I am 5 months alcohol-free with the help of an online community. It’s working well for me but I’ve been toying with the idea of going to Alcoholics Anonymous for a deeper dive into sobriety (I’m lurking on AA Zoom calls and like them and feel I get something out of each one). I was put in touch with someone to talk to about local gatherings, and during the course of the conversation, a couple of interesting things happened. She was surprised I had over 5 months of sobriety already, without “help.” She asked me if I had found it hard (stopping drinking and staying sober), and I said no, not really–that there were a few times that were a little white-knuckly, but it really hasn’t been really difficult, and she was apparently amazed by that, because she kept coming back to it, and telling me how “lucky” I am.
While I do see the value of the process and the program of Alcoholics Anonymous, I think having someone who “matches” your experience (to talk to) is super important. This lady was almost suspicious? or something when I told her my background, and after she shared her background, I just thought, I can’t relate to her and she can’t relate to me. Which is absolutely okay–neither are better or worse off, we just traveled different roads to get to the same sober town.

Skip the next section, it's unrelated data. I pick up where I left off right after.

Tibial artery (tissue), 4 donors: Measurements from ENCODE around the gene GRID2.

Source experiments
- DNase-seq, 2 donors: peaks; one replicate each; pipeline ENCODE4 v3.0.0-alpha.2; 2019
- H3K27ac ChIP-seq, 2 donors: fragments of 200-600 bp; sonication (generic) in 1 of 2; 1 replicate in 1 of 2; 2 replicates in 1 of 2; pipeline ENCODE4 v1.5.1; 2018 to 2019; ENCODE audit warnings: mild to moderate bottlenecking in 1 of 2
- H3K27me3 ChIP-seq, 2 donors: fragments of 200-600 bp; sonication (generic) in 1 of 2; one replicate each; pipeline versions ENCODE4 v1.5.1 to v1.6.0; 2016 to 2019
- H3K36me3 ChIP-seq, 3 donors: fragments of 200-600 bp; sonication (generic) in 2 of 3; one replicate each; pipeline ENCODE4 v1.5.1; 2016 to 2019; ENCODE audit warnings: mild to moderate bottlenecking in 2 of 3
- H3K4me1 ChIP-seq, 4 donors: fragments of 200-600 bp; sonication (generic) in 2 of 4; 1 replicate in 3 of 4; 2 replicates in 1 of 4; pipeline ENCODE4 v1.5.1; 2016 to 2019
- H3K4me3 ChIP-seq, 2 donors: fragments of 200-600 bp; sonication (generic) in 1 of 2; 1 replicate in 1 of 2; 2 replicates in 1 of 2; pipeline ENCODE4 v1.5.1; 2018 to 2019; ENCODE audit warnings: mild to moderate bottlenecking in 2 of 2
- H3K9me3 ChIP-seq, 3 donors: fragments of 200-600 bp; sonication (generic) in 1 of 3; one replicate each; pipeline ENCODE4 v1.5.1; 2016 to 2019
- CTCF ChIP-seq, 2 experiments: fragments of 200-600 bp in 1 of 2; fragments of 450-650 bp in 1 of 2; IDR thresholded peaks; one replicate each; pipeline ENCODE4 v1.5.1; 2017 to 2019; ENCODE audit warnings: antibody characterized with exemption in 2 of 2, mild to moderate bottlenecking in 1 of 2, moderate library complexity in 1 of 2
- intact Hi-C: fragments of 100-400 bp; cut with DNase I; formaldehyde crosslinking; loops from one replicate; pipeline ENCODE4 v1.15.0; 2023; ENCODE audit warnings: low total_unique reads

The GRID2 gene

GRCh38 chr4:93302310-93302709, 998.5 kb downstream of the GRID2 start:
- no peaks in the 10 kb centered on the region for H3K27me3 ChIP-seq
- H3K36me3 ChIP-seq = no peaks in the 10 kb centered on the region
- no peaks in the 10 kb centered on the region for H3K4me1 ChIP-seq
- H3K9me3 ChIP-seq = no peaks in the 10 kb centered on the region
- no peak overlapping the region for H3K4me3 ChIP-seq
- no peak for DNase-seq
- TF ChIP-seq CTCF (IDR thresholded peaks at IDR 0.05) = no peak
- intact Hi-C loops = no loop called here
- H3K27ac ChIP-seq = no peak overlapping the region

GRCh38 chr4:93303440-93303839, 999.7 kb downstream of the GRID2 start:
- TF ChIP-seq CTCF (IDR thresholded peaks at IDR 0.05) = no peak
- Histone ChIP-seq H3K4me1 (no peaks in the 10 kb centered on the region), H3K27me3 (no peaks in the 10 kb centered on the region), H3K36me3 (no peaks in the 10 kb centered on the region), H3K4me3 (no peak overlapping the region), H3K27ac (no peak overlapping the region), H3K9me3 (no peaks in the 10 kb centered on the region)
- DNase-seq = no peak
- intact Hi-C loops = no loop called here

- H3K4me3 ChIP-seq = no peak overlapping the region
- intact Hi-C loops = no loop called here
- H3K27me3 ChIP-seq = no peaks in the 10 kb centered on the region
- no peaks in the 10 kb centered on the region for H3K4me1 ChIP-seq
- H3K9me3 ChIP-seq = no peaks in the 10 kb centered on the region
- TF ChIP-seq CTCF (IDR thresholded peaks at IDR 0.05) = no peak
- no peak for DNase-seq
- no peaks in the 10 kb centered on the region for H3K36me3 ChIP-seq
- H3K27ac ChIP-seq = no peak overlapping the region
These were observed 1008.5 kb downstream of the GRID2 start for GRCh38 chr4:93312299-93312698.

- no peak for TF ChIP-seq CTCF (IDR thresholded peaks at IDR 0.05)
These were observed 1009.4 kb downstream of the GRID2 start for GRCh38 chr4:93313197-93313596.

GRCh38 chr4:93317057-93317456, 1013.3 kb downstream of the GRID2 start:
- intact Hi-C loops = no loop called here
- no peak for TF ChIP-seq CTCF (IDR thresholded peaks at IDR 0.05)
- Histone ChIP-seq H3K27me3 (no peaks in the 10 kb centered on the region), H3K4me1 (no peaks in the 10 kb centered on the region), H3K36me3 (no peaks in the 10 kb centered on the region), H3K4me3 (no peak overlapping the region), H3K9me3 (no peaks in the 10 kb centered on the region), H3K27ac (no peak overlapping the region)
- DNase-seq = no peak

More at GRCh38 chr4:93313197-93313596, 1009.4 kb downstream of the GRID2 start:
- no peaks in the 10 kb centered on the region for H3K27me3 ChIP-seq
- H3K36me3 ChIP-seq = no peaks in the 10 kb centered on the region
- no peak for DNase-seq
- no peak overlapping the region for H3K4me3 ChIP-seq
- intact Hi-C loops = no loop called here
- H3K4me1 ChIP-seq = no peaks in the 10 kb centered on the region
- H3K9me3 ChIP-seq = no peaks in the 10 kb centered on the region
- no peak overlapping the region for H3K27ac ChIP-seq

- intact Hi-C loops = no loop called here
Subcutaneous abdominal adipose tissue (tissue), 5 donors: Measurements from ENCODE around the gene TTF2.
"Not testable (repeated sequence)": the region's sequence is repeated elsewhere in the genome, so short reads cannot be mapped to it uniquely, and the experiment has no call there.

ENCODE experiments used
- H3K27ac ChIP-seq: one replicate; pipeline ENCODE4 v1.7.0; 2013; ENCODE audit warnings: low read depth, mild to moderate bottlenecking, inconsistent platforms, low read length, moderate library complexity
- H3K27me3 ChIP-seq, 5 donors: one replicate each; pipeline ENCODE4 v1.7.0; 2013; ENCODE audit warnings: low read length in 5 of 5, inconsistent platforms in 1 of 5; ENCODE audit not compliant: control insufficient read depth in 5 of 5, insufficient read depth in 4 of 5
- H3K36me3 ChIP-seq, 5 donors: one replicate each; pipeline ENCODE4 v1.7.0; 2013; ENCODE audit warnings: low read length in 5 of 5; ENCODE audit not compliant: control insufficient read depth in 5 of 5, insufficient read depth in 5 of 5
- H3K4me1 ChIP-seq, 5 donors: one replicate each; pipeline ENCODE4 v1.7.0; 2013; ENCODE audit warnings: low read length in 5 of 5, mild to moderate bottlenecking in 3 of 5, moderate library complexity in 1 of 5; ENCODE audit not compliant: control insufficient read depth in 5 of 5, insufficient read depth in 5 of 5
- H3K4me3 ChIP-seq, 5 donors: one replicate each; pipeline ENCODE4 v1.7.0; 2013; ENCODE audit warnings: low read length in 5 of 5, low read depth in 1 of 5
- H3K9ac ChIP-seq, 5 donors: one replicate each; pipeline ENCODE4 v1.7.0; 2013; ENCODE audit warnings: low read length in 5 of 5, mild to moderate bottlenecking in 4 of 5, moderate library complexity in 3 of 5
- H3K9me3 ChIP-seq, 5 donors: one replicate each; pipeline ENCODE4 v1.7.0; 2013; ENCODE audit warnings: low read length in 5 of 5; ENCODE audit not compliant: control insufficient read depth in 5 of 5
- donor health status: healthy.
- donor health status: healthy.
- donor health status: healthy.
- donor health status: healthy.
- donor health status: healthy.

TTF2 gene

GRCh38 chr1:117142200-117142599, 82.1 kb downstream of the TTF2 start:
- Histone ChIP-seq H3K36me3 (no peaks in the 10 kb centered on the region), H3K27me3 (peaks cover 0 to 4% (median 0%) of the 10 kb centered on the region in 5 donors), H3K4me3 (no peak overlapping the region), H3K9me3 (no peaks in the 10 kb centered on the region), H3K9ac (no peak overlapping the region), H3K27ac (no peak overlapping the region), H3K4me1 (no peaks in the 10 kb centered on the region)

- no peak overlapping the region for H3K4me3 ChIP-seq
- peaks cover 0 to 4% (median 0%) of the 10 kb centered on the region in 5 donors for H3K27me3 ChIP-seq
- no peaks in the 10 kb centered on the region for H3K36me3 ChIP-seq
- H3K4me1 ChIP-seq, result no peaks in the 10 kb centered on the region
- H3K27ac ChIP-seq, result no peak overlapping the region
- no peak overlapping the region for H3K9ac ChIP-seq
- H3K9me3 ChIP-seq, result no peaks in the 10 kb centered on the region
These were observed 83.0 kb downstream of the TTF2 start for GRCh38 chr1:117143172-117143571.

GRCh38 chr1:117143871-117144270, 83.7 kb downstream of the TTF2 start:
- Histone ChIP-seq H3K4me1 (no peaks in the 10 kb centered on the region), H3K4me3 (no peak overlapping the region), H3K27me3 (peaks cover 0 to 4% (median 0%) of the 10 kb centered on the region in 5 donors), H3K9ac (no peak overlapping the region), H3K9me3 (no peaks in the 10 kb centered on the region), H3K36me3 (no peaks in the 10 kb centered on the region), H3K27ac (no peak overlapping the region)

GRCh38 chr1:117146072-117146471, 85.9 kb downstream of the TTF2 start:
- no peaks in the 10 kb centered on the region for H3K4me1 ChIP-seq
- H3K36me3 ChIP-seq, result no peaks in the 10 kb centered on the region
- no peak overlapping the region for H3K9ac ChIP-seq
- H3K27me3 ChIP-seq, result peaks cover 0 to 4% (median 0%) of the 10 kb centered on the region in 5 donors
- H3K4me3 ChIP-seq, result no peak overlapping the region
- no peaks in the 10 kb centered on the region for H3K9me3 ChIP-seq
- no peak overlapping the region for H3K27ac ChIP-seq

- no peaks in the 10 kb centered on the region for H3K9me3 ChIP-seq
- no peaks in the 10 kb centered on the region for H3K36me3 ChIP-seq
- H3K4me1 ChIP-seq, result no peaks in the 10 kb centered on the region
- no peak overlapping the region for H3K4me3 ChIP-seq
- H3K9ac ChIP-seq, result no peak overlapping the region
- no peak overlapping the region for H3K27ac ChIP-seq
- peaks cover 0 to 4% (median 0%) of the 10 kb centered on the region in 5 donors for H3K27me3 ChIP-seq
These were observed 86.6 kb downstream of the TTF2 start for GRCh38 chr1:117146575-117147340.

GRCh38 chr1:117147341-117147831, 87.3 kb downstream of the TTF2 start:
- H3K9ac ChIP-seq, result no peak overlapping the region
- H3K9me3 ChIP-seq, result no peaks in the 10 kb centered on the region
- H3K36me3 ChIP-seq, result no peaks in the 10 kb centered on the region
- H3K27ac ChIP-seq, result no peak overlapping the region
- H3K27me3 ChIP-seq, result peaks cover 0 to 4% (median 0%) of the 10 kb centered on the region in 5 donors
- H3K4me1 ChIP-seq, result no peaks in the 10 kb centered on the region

Since the call, I’ve been thinking–why hasn’t it been hard? Is it luck? I mean, there have been times I have thought, wow, no way can I do this sober thing forever, and boy, a glass of ______ would taste good right now, but in terms of abject screaming difficulty, I would say it’s been….not easy….but not “hard.” I’ve been thinking “hard” about why that is and what has worked for me. And believe me, I never thought I could stop drinking –I drank for 35 years, every single day of it unless some big medical thing was happening.
I am amazed every single day that I’m still sober, 5 months sober! Was it luck? I don’t think so – here’s what made the difference for me:
My 8 tips and tools to get sober and stay alcohol-free
1. On Day 1, I wrote down every reason I could think of to stop drinking. Every single dreadful incident I could remember. I wrote about all the drunken arguments with my husband, I wrote about the guilt, the shame, the anger, the worry, the hiding, the escalation of the craving. The fraud I was becoming. The scheduling of everything in my life around drinking.
It poured out of me.
The sadness of all those years.
Over my first month sober, I wrote and wrote and wrote, my own private diary of ALL THE REASONS WHY I QUIT. I’ve had two major and “hard” big-assed weak moments during this whole time, and I’ve gone back and read my why’s, and it snapped me the hell out of it to remember WHY I stopped drinking.
The why’s are all still there. I never ever want to forget or loosen up the reins, and reading the why’s every now and then is keeping it all real in my mind.
2. I disrupted the wine witch’s routine. My drinking hours started at 3 p.m. On about my 2nd day on Boom, the online community where I go for support to stay sober, someone suggested I eat earlier than normal, and I credit this simple thing to making staying sober much easier.